How will investors handle unfamiliar challenges?

By DAVID MOON, Moon Capital Management, LLC
February 7, 2010

On the Friday of the “Blizzard of Ten,” I was listening to the Hallerin Hilton Hill radio show as I drove from Nashville to Knoxville. At 5:45 AM, Mr. Hill and his sidekick, the much acclaimed newsman Dave Foulk, focused on the dangers of the coming snowstorm. Twelve hours later on the same station, Phil Williams and his afternoon callers were still discussing what was expected to be the largest Knoxville snowstorm since 1993.

Although the snow never really came, the devastation did. Schools were closed. Business meetings were cancelled. My office building was deserted. Southern drivers, not accustom to even a dusting of powder, slid their cars off roads and into each other.

Although they can’t handle even the smallest amount of snow, I suspect that people from Alabama are much better at driving in deep mud than a typical New Yorker. Whether they’re from the snowy north or the deep south, people generally respond better to familiar conditions, and they often panic in unfamiliar environments.

The same is true with your money. When presented with unfamiliar circumstances, people tend to get goofy.

It never dawned on some people that they wouldn’t always be able to renew home equity lines of credit at higher limits, on an ever-growing appraised home value. Surprise. The road gets slippery when the bank wants you to actually repay some principal or home prices in your neighborhood don’t annually increase 8 percent.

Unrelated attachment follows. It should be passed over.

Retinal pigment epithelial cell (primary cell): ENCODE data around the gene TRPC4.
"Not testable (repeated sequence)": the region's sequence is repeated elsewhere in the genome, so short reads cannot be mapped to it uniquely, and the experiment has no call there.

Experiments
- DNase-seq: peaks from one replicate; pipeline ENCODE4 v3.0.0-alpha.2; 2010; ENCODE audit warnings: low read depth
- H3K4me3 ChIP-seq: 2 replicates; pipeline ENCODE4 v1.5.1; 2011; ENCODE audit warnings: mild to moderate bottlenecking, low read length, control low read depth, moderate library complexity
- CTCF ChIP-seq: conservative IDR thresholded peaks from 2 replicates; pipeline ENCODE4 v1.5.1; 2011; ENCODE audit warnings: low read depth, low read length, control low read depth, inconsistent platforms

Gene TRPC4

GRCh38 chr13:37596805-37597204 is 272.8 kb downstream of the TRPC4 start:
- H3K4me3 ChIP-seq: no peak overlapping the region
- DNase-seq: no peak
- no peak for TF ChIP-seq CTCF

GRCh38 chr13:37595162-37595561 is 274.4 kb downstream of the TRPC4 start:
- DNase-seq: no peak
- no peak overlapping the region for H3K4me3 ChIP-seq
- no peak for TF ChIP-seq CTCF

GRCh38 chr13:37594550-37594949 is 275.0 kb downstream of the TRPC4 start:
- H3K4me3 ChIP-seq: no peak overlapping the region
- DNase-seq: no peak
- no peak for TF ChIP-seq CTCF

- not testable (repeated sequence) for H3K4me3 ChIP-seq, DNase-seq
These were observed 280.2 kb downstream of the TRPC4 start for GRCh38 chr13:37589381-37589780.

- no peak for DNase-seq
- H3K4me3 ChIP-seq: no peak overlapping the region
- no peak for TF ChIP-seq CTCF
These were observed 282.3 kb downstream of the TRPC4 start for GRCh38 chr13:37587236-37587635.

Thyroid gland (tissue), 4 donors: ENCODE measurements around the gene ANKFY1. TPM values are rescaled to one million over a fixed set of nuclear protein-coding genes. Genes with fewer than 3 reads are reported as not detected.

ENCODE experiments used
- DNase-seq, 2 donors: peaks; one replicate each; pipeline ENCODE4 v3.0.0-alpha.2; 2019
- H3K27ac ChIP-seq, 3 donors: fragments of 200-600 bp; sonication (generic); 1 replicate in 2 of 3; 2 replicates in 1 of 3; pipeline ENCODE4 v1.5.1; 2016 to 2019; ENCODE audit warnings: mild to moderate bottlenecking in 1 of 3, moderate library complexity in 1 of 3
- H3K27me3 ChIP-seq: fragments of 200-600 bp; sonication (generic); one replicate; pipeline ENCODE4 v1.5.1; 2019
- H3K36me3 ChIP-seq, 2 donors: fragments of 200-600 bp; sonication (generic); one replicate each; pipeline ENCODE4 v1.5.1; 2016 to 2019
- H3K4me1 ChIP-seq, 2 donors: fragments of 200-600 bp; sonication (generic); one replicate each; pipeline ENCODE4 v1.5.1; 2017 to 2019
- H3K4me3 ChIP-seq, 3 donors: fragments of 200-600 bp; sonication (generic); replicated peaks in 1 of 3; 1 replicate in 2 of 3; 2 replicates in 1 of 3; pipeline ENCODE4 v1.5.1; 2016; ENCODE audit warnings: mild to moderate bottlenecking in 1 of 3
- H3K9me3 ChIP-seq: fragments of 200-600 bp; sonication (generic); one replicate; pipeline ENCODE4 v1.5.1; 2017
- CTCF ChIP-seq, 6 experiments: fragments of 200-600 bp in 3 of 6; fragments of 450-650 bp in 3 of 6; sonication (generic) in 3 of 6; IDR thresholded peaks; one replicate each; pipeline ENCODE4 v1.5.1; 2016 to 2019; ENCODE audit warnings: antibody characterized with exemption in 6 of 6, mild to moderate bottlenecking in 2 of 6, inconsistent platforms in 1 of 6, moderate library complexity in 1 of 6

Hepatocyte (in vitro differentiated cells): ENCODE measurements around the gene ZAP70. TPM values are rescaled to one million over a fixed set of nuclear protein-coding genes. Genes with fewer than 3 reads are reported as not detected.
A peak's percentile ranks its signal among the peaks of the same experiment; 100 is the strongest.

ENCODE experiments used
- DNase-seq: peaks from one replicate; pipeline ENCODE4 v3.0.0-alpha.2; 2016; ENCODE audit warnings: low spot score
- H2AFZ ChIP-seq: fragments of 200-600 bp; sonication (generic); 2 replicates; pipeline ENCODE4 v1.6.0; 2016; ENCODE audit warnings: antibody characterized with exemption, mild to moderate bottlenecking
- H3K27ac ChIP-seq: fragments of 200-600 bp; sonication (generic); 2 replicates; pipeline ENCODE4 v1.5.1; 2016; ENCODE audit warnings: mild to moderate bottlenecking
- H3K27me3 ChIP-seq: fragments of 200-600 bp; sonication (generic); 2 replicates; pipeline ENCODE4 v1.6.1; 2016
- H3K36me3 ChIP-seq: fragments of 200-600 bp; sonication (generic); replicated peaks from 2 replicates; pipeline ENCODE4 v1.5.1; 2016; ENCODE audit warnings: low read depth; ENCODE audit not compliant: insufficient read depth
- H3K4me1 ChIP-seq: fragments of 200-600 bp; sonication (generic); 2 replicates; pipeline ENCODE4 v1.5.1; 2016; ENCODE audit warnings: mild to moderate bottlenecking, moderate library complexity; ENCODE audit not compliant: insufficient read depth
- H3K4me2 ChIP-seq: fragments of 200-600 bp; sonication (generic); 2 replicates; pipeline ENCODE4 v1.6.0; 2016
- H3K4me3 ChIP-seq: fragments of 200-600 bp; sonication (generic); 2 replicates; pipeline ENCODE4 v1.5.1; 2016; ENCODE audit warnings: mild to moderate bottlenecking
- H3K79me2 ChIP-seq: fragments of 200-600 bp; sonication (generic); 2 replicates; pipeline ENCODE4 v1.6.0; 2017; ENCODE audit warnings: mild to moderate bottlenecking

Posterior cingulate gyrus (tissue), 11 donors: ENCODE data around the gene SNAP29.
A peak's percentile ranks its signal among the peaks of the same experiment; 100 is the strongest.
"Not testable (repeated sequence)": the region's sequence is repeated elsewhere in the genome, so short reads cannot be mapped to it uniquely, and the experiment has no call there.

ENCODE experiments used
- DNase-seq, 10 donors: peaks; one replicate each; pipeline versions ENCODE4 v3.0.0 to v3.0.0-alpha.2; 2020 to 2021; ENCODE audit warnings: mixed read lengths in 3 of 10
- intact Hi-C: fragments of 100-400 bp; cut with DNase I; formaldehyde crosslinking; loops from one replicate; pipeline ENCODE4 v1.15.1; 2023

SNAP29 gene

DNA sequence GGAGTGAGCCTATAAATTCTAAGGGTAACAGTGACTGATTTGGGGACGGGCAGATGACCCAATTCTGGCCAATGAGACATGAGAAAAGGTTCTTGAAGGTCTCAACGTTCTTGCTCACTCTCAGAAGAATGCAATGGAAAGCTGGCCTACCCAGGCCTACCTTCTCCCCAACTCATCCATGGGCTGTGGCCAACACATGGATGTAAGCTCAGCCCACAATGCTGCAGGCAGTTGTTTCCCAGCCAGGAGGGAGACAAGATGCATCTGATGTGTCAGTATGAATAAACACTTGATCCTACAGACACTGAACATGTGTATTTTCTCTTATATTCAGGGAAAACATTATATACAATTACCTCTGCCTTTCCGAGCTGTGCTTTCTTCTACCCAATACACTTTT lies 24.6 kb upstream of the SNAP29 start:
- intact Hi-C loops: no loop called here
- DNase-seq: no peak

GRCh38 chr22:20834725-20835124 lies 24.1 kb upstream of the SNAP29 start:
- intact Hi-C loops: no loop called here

Few people alive today ever experienced a stock market crash like October 2007 to March 2009. Too many investors acted like panicked drivers or school officials and slammed on the brakes; they sold their stocks and missed a 60 percent recovery in the last nine months of 2009.

Ten percent unemployment has exposed two-income families that require every penny of both salaries just to pay the bills each month. Ask the credit card companies about rising default rates. Ten percent unemployment obviously wasn’t built into their models of life, either.

What about the future? Are there changing economic patterns that are likely to present investors with unfamiliar challenges – and the renewed opportunity to engage in silly behavior?


Falling inflation makes for a very forgiving investment environment. When interest rates are falling to near zero, you can make a bunch of mistakes and still make money. The value of even a poor investment is buoyed by falling cost of capital.

For most of the past 30 years, we lived in an environment where interest rates, inflation, capital gain taxes, personal tax rates and business taxes all declined. Almost everything that could go right did.

Imagine when those conditions reverse. Those are not conditions in which most of us have any experience.

When it happens – and it will happen – will you have any idea how to act?

David Moon is president of Moon Capital Management, a Knoxville-based investment management firm. This article originally appeared in the News Sentinel (Knoxville, TN).

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